Thursday, November 12, 2015

So nice, she rode it twice

The biggest delight while riding across the Nullarbor would have to be the early mornings and late afternoons, where the angle of the sun brings out the best colours on offer.

The sun is starting to set as we ride out of Madura roadhouse towards my "secret spot" to camp 5 km down the road. There is no rush, so we dawdle along stopping to take photos of the brilliant display of blue bush in front of the Madura Pass range. Just at the sign on the other side of the road that says 5 km to Madura, I duck down a track that leads to a low, wire fence without any barbs. We wait for no traffic and get our bikes and gear over the fence to hide behind shrubs, emerging only to take photos of the sky's dying light. There is this unremarkable dead tree here that comes back to life as the star of pictures, its silhouette contrast against the bright sunset colours. We make camp as the birds twitter their evening gossip and flitter amongst the shrubbery.

Earlier this day we descended the Madura Pass which is a steep descent down the side of the Madura shelf, overlooking the Roe Plains dotted with shrubs, to drop down to that level. The road has not a safe shoulder, being narrow and eroded -- if you left the asphalt you'd hit some rubble and kiss the gravel -- so you just hope you've been lucky enough to time it so no truck or caravan is going to try zooming past you at the same time. After the exhilarating descent we visited the bar at Madura for a calming beverage and hung about for some dinner.

Six days earlier we left Kalgoorlie-Boulder to ride the 190 km to Norseman, chased by storms that threatened to break on us, but didn't manage it, only sending us a handful of heavy raindrops to let it know who was boss. We clicked over 8000 km just as we left Kalgoorlie. One night we camped in the fly-ridden mallee of a remnant bush reserve south of Kambalda nestled in amongst all the mines, and the next, a fly-ridden recently burnt section of scrub 30 km out of Norseman. We headed into Norseman early on Monday morning to fill up all our water bottles and stock up on food for the trip across the Nullarbor Plain.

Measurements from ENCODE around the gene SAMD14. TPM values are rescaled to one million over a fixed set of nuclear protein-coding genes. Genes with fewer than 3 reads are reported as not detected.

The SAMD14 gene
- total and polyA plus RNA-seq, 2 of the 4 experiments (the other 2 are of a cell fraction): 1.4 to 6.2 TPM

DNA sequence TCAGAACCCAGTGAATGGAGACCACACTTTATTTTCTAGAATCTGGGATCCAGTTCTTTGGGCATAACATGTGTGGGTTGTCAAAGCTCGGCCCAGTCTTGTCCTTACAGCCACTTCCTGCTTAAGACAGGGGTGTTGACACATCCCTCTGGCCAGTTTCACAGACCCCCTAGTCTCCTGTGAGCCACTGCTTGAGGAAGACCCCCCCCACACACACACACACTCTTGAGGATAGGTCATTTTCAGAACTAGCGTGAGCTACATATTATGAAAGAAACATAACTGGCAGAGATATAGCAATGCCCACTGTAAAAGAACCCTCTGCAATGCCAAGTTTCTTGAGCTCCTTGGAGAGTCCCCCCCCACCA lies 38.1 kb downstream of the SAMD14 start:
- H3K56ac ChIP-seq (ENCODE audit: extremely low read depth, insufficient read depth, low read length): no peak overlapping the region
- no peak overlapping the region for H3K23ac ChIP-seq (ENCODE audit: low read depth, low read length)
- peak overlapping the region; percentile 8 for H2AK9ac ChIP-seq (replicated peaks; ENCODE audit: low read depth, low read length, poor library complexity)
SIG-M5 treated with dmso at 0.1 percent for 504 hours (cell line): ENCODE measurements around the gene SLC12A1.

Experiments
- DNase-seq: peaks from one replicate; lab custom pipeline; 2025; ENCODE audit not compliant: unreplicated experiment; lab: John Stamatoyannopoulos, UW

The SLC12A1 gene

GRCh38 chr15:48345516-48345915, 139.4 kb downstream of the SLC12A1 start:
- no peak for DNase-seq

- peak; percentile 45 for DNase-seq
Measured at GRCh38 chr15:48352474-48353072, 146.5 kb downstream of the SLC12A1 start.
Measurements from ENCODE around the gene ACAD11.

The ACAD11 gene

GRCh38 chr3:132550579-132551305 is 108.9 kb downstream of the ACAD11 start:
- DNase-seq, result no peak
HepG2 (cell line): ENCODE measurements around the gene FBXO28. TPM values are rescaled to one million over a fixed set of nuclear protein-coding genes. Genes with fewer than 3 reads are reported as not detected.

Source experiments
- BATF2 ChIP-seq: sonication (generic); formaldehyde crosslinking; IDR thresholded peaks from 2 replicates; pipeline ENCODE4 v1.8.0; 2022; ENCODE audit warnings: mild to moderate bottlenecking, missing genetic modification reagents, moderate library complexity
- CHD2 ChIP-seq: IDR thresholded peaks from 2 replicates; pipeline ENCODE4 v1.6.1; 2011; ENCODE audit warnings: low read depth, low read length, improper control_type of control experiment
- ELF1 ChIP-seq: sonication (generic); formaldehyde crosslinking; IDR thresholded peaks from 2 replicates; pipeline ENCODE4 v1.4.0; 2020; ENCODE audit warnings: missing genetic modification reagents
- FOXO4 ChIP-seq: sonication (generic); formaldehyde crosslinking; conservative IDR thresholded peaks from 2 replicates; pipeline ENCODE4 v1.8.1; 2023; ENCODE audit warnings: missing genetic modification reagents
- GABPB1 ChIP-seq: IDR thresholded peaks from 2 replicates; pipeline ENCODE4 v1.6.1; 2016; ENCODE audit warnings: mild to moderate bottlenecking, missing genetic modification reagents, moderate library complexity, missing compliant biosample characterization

The nullarbor is the world's largest limestone plain landscape, covering 270,000 square kilometres -- the SA section alone is about the size of Tasmania, and that's only one-third of it, with the majority is on the Western Australian side. Most people are aware of the latin roots of the name 'nullarbor' meaning 'no trees' but there are popular misconceptions about this 'Australian icon' and scene for your quintessential Aussie pilgrimage. While it evokes scenes of thousands of kilometres of nothing, the truth is the Eyre Highway between Norseman to the west and Ceduna to the east is 1,200 km of landscape that varies from mallee forest with red soil to myall acacia open woodlands to heathland to the treeless plain around the Nullarbor roadhouse (a stretch of 20 km of highway with only low saltbush (Atriplex spp), bluebush (Marieana or Bassia spp) or stunted wind-shaped Eucalypts hardly recognisable as gum trees at all) to salmon gums in salmon-coloured dirt to sheep pasture and wheat fields.

The bluebush and saltbush characteristic of the plains around Nullarbor and Madura are highly adapted arid species that can actually get water from the air through their leaves. With a slow cycle across the Nullarbor you notice the diversity of flora, including the threatened species of Eremophila, the Nullarbor emu bush which has grey furry leaves similar to saltbush. There is also plenty of sandlewood and also some rare clusters of quandong which were in fruit. Underneath the plain there are about 250 limestone caves, of which unusual fauna inhabit. The scenery on offer also include the spectacular cliffs over the southern ocean, up to 75 metres high with chocolate brown tops and white below like some kind of delicious two tone lamington of limestone, towering above the brilliantly blue water which pounds on the coastline to take more of Southern Australia away along with the southerly wind. There are stunning views along the ragged coastline for 200 km at a time on the southern edge of Australia's mainland. There are places where there is a cliff set in from the edge, where a higher water level eroded this cliff face at another epoch. Around Eucla you even find brilliant white sandhills, which you can spot in the distance as you climb Eucla pass.

Under the expansive nullarbor plain there is an underground water system where the ocean may reach as far as hundreds of kilometres inland, making itself known as blowholes where you'd not expect them, and some of the caves have clear water at their base. Surface water is extremely scarce. Norseman gets its water from Perth via pipeline. West from there the water is sourced from bores down to the underground water table and requires desalination to drink. Only during wet times do the dolines (circular depressions, or sometimes holes down to caves) and rock holes contain water, and even then it evaporates quickly unless shaded by vegetation. There are no towns between Norseman and Ceduna, only roadhouses to service travellers and residents with fuel and meals. On the Western Australia side there are two rain shed fed water tanks to assist the bicycle traveller, if you are lucky enough they may have some water in them. The SA side does not seem to have any tank available.

The plain itself is ancient sea bed, having raised from the sea 3 million years ago. Curiously, as you travel along you can sometimes see shells in the roadbase shoulder next to the road, and when you are close to the coastline you can see shells amongst the bushes, even though you are 60 metres above the ocean.